Do foreign ownership and technological environment affect rm survival? Evidence on Italian manufacturing and services rms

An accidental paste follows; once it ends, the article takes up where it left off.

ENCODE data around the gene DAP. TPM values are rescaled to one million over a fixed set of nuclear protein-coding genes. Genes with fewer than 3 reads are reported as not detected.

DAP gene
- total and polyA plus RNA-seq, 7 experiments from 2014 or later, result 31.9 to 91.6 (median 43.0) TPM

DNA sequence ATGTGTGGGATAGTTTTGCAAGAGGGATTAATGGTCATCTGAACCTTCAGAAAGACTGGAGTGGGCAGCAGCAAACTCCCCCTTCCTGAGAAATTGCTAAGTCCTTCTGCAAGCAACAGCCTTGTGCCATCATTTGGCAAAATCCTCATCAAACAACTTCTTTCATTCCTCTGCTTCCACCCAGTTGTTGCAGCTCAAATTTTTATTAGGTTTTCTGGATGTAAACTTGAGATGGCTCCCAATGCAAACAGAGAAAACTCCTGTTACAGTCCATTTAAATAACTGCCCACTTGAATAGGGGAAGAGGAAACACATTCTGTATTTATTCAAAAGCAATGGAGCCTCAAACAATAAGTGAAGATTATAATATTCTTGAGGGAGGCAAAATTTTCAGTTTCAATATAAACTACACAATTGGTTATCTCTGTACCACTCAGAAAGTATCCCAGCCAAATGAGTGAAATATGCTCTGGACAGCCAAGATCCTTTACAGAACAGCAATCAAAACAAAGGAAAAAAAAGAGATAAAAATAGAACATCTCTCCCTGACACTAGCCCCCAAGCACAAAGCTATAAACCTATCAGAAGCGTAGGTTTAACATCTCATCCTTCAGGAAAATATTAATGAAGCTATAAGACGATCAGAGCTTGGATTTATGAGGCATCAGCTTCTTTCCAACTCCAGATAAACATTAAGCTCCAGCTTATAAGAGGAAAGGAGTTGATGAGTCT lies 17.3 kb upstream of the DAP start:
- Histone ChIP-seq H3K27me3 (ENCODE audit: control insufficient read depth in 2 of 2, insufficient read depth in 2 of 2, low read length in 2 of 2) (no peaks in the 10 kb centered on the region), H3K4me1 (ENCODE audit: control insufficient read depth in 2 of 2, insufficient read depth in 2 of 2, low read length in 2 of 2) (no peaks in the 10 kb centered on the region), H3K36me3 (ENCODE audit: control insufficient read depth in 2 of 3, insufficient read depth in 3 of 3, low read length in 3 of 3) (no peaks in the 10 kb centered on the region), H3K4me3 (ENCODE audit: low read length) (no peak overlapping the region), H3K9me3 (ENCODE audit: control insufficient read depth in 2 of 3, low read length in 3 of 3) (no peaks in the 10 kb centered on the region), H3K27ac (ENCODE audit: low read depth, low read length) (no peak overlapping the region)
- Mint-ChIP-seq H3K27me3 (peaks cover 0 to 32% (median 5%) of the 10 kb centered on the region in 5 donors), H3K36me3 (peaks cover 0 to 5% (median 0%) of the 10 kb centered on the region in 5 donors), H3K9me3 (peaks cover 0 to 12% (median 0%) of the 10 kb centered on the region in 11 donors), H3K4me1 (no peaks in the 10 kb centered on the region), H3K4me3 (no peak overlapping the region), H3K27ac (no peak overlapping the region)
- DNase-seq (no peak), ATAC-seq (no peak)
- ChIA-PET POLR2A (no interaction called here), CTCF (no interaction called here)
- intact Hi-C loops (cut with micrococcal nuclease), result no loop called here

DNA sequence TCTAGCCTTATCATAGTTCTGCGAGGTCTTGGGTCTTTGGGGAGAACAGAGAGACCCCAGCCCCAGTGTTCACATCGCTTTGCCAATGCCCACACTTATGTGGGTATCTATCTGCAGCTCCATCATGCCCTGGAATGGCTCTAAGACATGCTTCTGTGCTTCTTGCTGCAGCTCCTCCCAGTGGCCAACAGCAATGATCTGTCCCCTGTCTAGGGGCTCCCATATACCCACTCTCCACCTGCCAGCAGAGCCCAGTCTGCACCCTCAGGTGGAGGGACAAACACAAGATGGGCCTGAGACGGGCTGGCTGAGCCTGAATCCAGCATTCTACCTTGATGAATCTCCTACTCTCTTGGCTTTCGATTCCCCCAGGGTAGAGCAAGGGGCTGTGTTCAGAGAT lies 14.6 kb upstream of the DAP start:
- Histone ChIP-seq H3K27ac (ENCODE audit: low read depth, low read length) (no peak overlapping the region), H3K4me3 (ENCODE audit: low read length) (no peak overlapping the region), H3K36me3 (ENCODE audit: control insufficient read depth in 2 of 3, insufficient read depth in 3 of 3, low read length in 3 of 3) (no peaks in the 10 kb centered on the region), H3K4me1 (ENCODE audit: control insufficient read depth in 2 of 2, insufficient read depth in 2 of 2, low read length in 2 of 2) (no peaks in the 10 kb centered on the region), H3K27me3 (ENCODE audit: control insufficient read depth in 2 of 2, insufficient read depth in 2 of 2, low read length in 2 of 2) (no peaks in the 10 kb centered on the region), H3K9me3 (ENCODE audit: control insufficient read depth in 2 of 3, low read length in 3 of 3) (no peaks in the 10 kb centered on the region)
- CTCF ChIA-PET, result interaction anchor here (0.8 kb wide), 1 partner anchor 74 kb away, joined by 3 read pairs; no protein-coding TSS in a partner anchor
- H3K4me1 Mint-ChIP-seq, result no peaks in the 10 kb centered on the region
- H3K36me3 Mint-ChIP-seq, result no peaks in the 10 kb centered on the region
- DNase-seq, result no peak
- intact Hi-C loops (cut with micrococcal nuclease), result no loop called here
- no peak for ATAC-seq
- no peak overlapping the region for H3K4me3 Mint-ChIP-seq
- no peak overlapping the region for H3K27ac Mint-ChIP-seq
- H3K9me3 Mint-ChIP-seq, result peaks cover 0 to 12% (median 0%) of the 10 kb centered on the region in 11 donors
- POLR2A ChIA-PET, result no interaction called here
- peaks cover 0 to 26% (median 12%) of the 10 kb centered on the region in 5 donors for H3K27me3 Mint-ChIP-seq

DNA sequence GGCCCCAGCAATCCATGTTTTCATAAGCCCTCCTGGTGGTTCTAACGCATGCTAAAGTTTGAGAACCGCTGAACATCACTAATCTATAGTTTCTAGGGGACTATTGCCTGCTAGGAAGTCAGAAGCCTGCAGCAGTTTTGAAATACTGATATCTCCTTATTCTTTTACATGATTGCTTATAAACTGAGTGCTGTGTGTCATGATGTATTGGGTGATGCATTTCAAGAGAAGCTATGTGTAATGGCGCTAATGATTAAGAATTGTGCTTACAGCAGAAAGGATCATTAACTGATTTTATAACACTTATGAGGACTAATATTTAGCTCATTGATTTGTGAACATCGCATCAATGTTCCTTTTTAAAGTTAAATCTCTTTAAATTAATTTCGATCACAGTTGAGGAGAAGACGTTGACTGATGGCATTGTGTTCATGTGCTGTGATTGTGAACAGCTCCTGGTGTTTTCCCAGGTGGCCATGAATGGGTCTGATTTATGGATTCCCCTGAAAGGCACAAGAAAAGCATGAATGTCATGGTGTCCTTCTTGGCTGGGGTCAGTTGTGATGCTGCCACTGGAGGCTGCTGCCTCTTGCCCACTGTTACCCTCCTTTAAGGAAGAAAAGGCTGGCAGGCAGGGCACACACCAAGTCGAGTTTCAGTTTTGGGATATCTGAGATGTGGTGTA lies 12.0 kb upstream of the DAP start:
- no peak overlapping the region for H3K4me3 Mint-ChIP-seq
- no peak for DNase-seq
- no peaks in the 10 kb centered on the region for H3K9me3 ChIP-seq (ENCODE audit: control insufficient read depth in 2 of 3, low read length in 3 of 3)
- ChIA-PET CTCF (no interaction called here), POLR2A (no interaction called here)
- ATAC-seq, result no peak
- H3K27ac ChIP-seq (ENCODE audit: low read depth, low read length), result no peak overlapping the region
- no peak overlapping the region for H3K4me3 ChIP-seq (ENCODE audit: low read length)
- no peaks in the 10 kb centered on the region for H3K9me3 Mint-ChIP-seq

Recently, by investigating the survival of foreign subsidiaries in Denmark over the period 1895-2001, Kronborg and Thomsen (2009) have shown that FMNEs have a higher survival probability than domestic enterprises; however, the foreign survival advantage appears to have been eroded by globalisation. But within the literature, one issue that has been somewhat overlooked is that of which factors may moderate or strengthen the footloose behaviour of FMNEs. In particular, it could be argued that, given the strong concentration of FMNEs in industries with higher R&D intensity and greater technological complexity, the technological intensity of an industry might moderate their footloose behaviour.2 This question is particularly crucial if we consider that within the existing literature the relationship between the level of technological intensity in a sector and the survival probability of rms active in that sector is not clear-cut (Audretsch, 1995). On the one hand, being active in a highly innovative sector enables rms to create new products, stimulating growth and thereby their likelihood of survival. There is compelling evidence that product and process innovation are important for survival, because even incumbent rms must continuously innovate in order to mitigate the threat of disruption by new technologies (Christensen, 1997). On the other hand, it has been argued that the risk of exit may be higher for rms in high-tech sectors because of the uncertainty associated with innovation (Ericson and Pakes, 1995).